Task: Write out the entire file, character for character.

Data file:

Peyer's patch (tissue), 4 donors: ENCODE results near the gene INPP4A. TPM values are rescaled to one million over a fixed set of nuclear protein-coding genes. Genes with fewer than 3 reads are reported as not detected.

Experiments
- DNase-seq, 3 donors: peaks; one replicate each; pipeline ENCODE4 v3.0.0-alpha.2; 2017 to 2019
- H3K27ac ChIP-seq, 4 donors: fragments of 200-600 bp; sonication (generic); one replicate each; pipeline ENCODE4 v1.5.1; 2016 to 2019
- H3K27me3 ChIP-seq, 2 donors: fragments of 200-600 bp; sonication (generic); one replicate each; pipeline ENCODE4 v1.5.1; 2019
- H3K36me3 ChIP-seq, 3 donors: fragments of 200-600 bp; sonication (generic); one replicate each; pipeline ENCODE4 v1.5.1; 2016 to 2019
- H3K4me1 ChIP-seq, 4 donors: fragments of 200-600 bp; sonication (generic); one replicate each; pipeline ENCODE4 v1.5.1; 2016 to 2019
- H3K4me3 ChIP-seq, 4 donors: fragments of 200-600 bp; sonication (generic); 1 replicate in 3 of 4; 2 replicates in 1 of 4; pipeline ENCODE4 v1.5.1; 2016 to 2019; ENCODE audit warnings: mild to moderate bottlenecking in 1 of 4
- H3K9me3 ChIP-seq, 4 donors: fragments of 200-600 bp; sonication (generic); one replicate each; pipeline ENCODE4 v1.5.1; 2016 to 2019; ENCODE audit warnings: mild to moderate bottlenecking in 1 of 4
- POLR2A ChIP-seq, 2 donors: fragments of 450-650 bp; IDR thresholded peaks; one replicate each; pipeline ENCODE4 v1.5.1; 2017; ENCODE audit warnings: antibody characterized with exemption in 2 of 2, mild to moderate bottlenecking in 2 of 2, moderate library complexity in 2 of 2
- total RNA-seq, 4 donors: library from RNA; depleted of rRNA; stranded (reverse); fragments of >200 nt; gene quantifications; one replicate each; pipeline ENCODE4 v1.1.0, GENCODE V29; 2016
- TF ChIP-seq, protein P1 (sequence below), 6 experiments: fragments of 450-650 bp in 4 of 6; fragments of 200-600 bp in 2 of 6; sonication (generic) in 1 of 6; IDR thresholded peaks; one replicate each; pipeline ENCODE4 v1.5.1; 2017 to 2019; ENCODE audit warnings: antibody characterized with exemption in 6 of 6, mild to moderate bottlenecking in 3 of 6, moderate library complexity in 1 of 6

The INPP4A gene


Peyer's patch (tissue), 4 donors: ENCODE results near the gene INPP4A. TPM values are rescaled to one million over a fixed set of nuclear protein-coding genes. Genes with fewer than 3 reads are reported as not detected.

Experiments
- DNase-seq, 3 donors: peaks; one replicate each; pipeline ENCODE4 v3.0.0-alpha.2; 2017 to 2019
- H3K27ac ChIP-seq, 4 donors: fragments of 200-600 bp; sonication (generic); one replicate each; pipeline ENCODE4 v1.5.1; 2016 to 2019
- H3K27me3 ChIP-seq, 2 donors: fragments of 200-600 bp; sonication (generic); one replicate each; pipeline ENCODE4 v1.5.1; 2019
- H3K36me3 ChIP-seq, 3 donors: fragments of 200-600 bp; sonication (generic); one replicate each; pipeline ENCODE4 v1.5.1; 2016 to 2019
- H3K4me1 ChIP-seq, 4 donors: fragments of 200-600 bp; sonication (generic); one replicate each; pipeline ENCODE4 v1.5.1; 2016 to 2019
- H3K4me3 ChIP-seq, 4 donors: fragments of 200-600 bp; sonication (generic); 1 replicate in 3 of 4; 2 replicates in 1 of 4; pipeline ENCODE4 v1.5.1; 2016 to 2019; ENCODE audit warnings: mild to moderate bottlenecking in 1 of 4
- H3K9me3 ChIP-seq, 4 donors: fragments of 200-600 bp; sonication (generic); one replicate each; pipeline ENCODE4 v1.5.1; 2016 to 2019; ENCODE audit warnings: mild to moderate bottlenecking in 1 of 4
- POLR2A ChIP-seq, 2 donors: fragments of 450-650 bp; IDR thresholded peaks; one replicate each; pipeline ENCODE4 v1.5.1; 2017; ENCODE audit warnings: antibody characterized with exemption in 2 of 2, mild to moderate bottlenecking in 2 of 2, moderate library complexity in 2 of 2
- total RNA-seq, 4 donors: library from RNA; depleted of rRNA; stranded (reverse); fragments of >200 nt; gene quantifications; one replicate each; pipeline ENCODE4 v1.1.0, GENCODE V29; 2016
- TF ChIP-seq, protein P1 (sequence below), 6 experiments: fragments of 450-650 bp in 4 of 6; fragments of 200-600 bp in 2 of 6; sonication (generic) in 1 of 6; IDR thresholded peaks; one replicate each; pipeline ENCODE4 v1.5.1; 2017 to 2019; ENCODE audit warnings: antibody characterized with exemption in 6 of 6, mild to moderate bottlenecking in 3 of 6, moderate library complexity in 1 of 6

The INPP4A gene